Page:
India has identified five priority issues – growth and prosperity, resilient global value chains, MSMEs, logistics, and WTO reform – under its G20 Presidency from December 1, 2022 to November 30, 2023. The commerce and industry ministry, which is the nodal agency for the G20 Trade and Investment Working Group (TIWG), is likely to propose a common digital platform for ease of cross-border trade, a legal aid system for developing countries for dispute settlement in WTO, ways to eliminate distortionary non-tariff measures for developing countries and LDCs, and a framework to address crucial issues at the WTO in clearly defined circumstances like the Covid-19 pandemic.
“Issues are evolving and we want a good outcome in G20,” said an official. Establishing an online digital portal that offers integrated trade and business information for market research by MSMEs is another suggestion on which discussions could take place.
“G20 could deliberate upon a possible framework for addressing the issues of global relevance for enabling members to go beyond the general exceptions under the WTO agreements, in very narrow and clearly defined circumstances like the pandemic,” the ministry has proposed.
It has also proposed evolving common principles to facilitate decentralised trading, an inclusive trade action plan that defines clear objectives for driving inclusion in goods and services trade, and evolving principles to ensure food security through remunerative prices of farm goods.
Rail transport regaining its allure on sustainability drive (Business Daily)
Railway transport is a mature industry in the developed world that is experiencing a remarkable comeback after a period of decline. The rediscovered allure of railways is underpinned by its capacity to haul huge volumes of freight or passengers in an energy-efficient and environmentally-friendly way. Rail transport is nowadays being widely used in many countries in the world. Many people prefer railways over road transport because of the increase in the number of accidents and huge traffic congestions. Growth of railway transport is, however, anchored on improved and sustainable railway infrastructure.
n the 21st Century, with the globalisation playing an increasingly important and influential role in societies and markets, development of new transport infrastructures that allow an efficient movement of passengers and goods is of utmost importance. Railway transport has been contributing to the sustainable development of countries, both in terms of economic growth and social development. This type of transport has several advantages over others, mostly related to the fair transportation costs, lower environmental impact and safety.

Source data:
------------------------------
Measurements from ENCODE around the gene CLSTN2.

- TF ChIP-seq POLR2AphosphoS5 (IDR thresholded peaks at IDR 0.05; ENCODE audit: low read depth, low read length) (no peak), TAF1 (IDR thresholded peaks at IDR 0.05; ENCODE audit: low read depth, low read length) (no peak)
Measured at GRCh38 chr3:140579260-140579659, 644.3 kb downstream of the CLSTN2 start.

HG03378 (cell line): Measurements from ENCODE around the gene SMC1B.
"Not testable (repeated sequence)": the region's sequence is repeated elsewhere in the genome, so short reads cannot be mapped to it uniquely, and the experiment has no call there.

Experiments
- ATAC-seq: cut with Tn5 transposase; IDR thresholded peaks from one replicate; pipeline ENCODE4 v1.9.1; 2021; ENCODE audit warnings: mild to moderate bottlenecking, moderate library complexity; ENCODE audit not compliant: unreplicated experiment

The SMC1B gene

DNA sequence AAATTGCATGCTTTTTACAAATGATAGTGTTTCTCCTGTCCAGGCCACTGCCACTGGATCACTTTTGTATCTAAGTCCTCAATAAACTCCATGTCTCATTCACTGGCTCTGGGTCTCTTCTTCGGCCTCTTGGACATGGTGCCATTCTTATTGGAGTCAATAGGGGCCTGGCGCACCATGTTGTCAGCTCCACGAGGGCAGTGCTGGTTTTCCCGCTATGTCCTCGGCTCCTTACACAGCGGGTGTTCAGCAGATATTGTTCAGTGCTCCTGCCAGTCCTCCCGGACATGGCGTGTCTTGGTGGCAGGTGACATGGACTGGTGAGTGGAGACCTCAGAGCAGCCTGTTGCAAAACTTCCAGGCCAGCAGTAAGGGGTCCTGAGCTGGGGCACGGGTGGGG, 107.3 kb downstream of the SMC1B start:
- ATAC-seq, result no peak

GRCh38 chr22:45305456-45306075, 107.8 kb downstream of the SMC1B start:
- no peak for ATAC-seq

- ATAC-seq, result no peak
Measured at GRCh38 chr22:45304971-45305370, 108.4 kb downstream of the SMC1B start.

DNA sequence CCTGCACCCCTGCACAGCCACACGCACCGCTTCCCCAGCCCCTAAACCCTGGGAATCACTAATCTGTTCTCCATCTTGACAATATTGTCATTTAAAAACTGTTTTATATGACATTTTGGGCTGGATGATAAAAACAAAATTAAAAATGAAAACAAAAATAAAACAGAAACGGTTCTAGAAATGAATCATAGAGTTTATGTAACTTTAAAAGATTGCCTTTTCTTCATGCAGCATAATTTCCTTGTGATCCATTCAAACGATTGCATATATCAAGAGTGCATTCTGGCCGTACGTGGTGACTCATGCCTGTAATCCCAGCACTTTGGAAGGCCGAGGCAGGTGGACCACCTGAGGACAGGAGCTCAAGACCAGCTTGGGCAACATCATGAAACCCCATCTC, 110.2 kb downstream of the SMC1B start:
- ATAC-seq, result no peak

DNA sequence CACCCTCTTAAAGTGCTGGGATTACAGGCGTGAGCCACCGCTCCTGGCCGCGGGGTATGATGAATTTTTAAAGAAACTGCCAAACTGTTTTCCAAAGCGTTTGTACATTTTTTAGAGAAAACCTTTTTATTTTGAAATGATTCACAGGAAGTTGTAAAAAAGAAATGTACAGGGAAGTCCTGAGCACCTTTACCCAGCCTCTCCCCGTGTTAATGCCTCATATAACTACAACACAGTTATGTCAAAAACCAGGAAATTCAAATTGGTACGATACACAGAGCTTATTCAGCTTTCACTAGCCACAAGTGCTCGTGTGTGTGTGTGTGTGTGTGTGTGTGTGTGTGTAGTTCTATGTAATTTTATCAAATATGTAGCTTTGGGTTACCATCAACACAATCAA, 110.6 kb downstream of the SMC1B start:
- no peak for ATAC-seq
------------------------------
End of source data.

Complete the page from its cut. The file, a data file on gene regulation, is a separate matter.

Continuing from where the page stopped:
Additionally, reduction in travel time due to the increase of speed, along with an improvement in passenger comfort, also contribute to the greater competitiveness of rail transport.
BRICS and BRI: China Aims for Strategic Alignment (Observer Research Foundation)
At the 14th Leaders’ Meeting of the BRICS (Brazil, Russia, India, China and South Africa) countries held virtually on 23 June 2022, China dwelt on the issue of expanding the group beyond its five existing members to include more emerging economies. It had first raised the subject during the BRICS Xiamen Summit in September 2017. At a time when China-India relations are at a low point, the proposal has raised concerns in New Delhi. As India deliberates its stance on this contentious issue, it is important to understand China’s approach towards BRICS.
For China, it is the grand strategy that is the Belt and Road Initiative (BRI) that threads its many engagements: BRICS, the Shanghai Cooperation Organisation (SCO), the Association of South East Asian Nations (ASEAN) where it is not directly a member, the Eurasian Economic Union, and the Regional Comprehensive Economic Partnership (RCEP). Although BRICS as an entity, has not signed any memorandum of cooperation with the BRI, nor has it ever jointly published any statement of intent about participating in China’s flagship project, in Chinese strategic thinking, the BRI and BRICS are deeply connected.
This brief analyses China’s domestic discourse on BRICS to understand its strategic thinking towards the grouping. It describes the various formats of expansion being discussed within Chinese strategic circles, and China’s modus operandi vis-à-vis other member states to steer BRICS in a direction in line with its interests.